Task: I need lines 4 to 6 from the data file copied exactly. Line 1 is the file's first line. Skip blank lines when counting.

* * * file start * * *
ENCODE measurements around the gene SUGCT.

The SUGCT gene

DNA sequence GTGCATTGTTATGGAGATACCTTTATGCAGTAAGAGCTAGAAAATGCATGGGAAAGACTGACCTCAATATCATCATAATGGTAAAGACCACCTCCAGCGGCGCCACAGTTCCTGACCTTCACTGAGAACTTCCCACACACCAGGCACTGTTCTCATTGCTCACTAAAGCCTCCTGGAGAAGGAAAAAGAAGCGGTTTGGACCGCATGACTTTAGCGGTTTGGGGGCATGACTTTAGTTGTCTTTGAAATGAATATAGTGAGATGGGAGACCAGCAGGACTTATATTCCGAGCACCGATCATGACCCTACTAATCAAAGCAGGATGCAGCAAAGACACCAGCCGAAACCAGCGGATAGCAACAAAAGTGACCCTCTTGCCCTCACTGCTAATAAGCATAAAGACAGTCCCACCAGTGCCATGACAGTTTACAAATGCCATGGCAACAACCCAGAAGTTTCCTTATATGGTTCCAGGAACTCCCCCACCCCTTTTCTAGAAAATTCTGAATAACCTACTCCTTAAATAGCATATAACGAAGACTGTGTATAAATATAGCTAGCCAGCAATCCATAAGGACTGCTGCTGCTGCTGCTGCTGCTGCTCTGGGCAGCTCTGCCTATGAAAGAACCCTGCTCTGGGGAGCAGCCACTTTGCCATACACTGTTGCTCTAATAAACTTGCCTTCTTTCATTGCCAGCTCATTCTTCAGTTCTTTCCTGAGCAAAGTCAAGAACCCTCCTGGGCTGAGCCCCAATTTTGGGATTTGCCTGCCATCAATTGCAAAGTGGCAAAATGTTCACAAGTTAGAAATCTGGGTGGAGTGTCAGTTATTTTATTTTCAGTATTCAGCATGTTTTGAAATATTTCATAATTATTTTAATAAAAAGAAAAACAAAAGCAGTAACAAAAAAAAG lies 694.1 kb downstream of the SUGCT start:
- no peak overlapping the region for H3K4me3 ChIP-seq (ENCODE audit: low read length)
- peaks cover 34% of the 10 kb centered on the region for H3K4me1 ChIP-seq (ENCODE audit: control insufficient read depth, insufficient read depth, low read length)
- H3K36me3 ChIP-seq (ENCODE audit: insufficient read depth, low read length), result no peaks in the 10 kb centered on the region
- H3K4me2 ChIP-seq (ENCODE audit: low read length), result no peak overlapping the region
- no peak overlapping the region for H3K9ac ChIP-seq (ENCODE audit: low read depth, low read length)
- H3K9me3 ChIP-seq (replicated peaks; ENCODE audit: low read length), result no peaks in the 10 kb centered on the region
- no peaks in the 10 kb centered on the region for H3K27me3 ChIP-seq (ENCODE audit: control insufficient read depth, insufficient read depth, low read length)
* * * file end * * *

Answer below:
- no peak overlapping the region for H3K4me3 ChIP-seq (ENCODE audit: low read length)
- peaks cover 34% of the 10 kb centered on the region for H3K4me1 ChIP-seq (ENCODE audit: control insufficient read depth, insufficient read depth, low read length)
- H3K36me3 ChIP-seq (ENCODE audit: insufficient read depth, low read length), result no peaks in the 10 kb centered on the region